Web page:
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Quack doctor arrested at Wapuli in N/Region

BY: Emelia Enin Abbey
Omega Timothy
Omega Timothy

The Ghana Medical and Dental Council, in collaboration with the police, has arrested a quack doctor who has converted his house into a clinic at Wapuli in the Saboba District in the Northern Region.

Omega Timothy, suspected to be in his early 40s, is said to have practised for an unspecified number of years.

He is also alleged to have operated an unlicensed drug store in his house where he sold drugs to unsuspecting members of the community.

Briefing

Briefing journalists in Accra on Tuesday, the Registrar of the Medical and Dental Council, Dr Eli Kwasi Atikpui, said investigations by officials of the council showed that some individuals who patronised the services of Omega, popularly known as ‘Dr’ in the area, had developed various degrees of complications.

Some of the victims whose cases had become complicated were said to have been referred by Omega to the Ghana Health Service clinic in the town and other health facilities in Yendi, Chereponi or Saboba. Some of those cases were said to have ended in fatalities.


Dr  Atikpui said the council received information about the activities of the suspect who was allegedly attending to sick people in his house and also moving from house to house in some of the villages in the Saboba District and its surrounding communities.

He indicated that when the council checked its registry of licensed doctors, it was established that there was no practitioner either in the register for dentists or medical practitioners by the name Omega Timothy.

Investigations

A team from the Complaints and Investigations Unit of the council was, therefore, dispatched to the community to establish the truth or otherwise of the information received.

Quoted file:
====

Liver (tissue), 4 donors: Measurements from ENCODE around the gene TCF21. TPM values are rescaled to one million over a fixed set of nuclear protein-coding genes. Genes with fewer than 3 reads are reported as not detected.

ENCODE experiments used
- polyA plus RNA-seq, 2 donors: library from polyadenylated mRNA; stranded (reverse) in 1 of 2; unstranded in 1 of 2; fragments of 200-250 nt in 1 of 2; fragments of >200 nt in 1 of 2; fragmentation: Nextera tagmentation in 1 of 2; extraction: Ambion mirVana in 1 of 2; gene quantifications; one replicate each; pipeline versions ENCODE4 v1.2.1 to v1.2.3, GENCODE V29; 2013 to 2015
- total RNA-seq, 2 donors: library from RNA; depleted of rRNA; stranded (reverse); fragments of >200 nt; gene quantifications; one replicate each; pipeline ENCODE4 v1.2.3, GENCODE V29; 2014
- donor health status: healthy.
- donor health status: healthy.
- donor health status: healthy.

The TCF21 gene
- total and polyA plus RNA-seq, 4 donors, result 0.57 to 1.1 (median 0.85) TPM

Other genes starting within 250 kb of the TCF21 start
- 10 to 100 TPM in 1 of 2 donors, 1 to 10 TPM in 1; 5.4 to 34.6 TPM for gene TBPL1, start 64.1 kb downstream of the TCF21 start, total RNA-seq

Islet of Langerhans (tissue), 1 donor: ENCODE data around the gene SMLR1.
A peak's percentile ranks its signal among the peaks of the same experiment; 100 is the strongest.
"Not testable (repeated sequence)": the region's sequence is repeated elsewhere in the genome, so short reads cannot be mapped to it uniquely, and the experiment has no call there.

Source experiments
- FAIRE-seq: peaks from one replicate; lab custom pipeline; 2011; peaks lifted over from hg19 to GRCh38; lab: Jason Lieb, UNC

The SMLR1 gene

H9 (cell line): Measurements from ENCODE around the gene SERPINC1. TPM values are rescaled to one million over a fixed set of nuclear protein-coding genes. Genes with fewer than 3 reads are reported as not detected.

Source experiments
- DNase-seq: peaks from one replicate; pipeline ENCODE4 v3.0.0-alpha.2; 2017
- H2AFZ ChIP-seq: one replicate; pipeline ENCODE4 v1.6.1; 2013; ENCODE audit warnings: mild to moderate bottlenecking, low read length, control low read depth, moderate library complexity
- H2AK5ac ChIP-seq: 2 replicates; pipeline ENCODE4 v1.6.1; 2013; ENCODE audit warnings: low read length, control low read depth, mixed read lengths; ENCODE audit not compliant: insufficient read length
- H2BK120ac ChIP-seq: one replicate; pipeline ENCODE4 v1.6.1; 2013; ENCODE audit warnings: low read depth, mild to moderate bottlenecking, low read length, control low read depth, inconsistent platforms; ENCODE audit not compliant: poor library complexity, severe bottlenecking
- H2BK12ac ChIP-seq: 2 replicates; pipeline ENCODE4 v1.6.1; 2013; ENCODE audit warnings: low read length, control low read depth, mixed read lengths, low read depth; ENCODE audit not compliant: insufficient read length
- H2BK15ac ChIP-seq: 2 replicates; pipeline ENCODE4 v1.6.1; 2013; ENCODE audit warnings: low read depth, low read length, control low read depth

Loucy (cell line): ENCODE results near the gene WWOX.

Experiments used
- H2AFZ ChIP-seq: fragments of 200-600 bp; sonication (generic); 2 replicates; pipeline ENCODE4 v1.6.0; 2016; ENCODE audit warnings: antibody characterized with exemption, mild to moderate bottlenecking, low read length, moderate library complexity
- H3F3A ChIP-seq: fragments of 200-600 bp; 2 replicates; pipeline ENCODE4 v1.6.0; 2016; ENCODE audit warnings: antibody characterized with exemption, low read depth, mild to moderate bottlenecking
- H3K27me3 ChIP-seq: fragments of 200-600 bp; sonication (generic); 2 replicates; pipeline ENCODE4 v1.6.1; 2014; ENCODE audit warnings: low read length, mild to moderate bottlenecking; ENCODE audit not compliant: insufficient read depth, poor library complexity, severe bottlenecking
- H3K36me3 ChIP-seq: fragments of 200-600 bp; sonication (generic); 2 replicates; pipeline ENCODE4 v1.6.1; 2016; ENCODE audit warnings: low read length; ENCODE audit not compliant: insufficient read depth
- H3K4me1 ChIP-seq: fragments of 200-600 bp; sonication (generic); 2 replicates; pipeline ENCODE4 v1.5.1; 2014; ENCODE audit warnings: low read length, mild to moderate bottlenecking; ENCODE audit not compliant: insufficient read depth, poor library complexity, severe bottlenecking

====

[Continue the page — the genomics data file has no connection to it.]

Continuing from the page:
According to him, the team made worrying discoveries when it found that some of the patrons of Omega’s services had various degrees of complications.

“People who went to Omega to seek treatment for some illnesses ended up being infected with different diseases which were either incurable or they ended up spending more to treat their ill health,” he said.

Unknown to Omega, the team monitored his activities while he attended to sick persons in his residence.

On the day of the arrest, one of the investigators posed as a sick person and waited for Omega to return from one of his medical outreaches at about 12 p.m.

The other investigators watched Omega as he prescribed medications, including Artemether Lumefantrine and Diclofenac capsules without conducting any medical examination.

The team later lodged a complaint against Omega with the police at Wapuli, leading to the arrest of the suspect.

When Omega was arrested, he could not provide any documents to show where he had trained as a doctor and when he started practising.

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